WILDLAND FIRE AT LOUGHNACRORY, BARONY ROAD, OMAGH, CO. TYRON

 

Early afternoon on Friday 16 April 2020, Sky Watch Civil Air Patrol (Northern Ireland) deployed four personnel to the Loughmacrory area of Barony Road, Omagh, Co. Tyrone, to assist NI Fire and Rescue Service (NIFRS) with a serious wildland fire. The area was rural, with fire spreading on the eastern side of Barony Road, through gorse, heather and scrub above ground and peat below, all very dry due to the exceptional warm, sunny weather conditions experienced over the past month.

On 17 April, NIFRS West posted the following comments on Facebook. “Thanks to the volunteers of Sky Watch NI for providing aerial images of a large wildland fire outside Omagh yesterday. The fire had at its height a 4km long fire front and threatened domestic and industrial properties. These live images were invaluable to allow us to model the course of the fire, protect property and extinguish the blaze.”

As a result of several years’ experience working with NIFRS during wildland fire season at locations all over Northern Ireland, Sky Watch NI have become a valued and trusted resource, able to supply accurate and up to date information by using drones to provide an aerial perspective and track a fire’s progress.

On arrival, NIFRS issued the team with face masks to protect from the smoke and, where possible, social distancing was in place, due to the threat from a new risk we now have to consider in all aspects of our daily lives, Covid-19.

Initially, a commercial waste recycling centre and a concrete and quarry products site were under threat, causing NIFRS to position their appliances on the long access driveway, to prevent the fire from reaching them. However, the wind direction frequently changed and the fire progressed towards Barony Road, where it was in danger of jumping to scatted small holdings and dwellings on the opposite side. The intensity of the smoke eventually led to the road closure, with Sky Watch personnel assisting in slowing down and turning around traffic until the PSNI (Police Service of Northern Ireland) had a suitable diversion in place.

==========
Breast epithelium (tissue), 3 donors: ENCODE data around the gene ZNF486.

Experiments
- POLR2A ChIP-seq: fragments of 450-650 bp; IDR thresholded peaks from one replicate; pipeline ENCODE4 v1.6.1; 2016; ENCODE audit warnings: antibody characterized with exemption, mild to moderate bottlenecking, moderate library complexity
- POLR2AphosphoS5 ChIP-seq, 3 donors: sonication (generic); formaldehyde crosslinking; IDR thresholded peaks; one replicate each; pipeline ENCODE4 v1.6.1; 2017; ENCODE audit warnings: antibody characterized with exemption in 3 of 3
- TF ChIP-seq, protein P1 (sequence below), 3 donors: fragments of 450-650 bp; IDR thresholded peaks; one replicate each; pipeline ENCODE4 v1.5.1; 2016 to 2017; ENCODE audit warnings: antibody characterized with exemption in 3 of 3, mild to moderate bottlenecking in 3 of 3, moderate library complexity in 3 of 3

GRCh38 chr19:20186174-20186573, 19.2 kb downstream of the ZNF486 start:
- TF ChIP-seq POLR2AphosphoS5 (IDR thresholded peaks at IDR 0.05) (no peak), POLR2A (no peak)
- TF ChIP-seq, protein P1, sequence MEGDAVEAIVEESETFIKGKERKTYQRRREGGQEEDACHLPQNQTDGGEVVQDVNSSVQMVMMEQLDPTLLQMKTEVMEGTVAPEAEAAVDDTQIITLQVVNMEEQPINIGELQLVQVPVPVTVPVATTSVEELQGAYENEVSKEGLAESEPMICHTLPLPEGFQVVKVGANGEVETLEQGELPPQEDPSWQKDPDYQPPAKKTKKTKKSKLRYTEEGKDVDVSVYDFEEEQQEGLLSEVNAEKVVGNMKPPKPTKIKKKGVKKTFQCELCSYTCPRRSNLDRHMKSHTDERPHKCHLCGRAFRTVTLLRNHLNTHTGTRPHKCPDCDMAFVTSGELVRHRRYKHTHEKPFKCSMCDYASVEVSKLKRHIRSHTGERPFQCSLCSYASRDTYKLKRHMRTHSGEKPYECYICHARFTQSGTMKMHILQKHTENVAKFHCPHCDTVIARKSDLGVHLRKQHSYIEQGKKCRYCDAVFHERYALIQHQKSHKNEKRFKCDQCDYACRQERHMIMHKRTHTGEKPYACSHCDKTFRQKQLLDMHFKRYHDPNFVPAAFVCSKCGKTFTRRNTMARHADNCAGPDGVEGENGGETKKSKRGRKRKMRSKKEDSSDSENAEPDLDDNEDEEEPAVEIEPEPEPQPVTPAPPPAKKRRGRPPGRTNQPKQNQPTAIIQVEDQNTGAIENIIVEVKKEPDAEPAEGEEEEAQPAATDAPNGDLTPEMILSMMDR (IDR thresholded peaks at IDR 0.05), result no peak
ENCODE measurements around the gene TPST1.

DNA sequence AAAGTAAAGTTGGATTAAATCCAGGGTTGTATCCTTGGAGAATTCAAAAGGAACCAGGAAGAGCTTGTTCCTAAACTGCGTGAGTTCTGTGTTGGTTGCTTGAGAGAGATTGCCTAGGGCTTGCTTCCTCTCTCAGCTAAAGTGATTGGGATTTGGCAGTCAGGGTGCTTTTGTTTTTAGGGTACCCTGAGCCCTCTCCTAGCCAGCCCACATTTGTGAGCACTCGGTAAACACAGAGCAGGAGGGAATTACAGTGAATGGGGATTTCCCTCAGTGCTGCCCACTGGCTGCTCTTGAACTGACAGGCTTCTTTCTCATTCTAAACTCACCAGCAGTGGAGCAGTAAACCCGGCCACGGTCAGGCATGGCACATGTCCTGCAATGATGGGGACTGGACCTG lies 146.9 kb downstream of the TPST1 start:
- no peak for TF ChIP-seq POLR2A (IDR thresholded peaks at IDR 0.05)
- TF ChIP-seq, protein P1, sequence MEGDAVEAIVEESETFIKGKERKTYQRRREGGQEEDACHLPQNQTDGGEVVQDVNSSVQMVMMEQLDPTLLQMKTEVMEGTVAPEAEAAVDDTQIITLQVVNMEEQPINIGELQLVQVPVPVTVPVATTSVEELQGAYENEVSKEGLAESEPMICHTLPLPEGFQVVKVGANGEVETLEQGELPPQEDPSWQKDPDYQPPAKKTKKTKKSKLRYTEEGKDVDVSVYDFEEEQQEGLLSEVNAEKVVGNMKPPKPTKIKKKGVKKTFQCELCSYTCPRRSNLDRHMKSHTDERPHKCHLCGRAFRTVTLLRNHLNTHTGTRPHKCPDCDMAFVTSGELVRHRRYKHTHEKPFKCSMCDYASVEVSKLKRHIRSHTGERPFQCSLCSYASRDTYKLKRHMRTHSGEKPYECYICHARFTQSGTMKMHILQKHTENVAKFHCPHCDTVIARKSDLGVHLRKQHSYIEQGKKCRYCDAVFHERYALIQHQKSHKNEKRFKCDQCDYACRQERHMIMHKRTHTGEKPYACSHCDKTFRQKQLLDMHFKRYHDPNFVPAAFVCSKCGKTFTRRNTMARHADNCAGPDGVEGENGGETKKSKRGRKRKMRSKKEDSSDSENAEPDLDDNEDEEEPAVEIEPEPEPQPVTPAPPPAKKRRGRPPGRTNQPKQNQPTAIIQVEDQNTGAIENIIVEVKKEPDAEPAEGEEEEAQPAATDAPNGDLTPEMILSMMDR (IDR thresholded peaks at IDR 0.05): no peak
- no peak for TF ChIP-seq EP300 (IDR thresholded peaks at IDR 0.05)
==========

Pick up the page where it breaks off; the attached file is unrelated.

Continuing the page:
At its height, the fire front was four km long. NIFRS had seven fire appliances, a water tanker, a high volume pump and fifty six firefighters on site. With two drone teams available, Sky Watch NI was able to provide NIFRS with an initial overview of the scene, before concentrating on areas of concern, allowing NIFRS to utilise their resources to best effect. Many short drone flights from several different locations, provided up to the minute information on wind direction and the speed the fire was progressing, allowing firefighters to be tasked appropriately.

 

After six hours on site, the fire had started to die down and, with daylight beginning to fade, the team left at 20.30 as NIFRS began their withdrawal for the night, leaving two fire appliances to keep a watching brief.      

 




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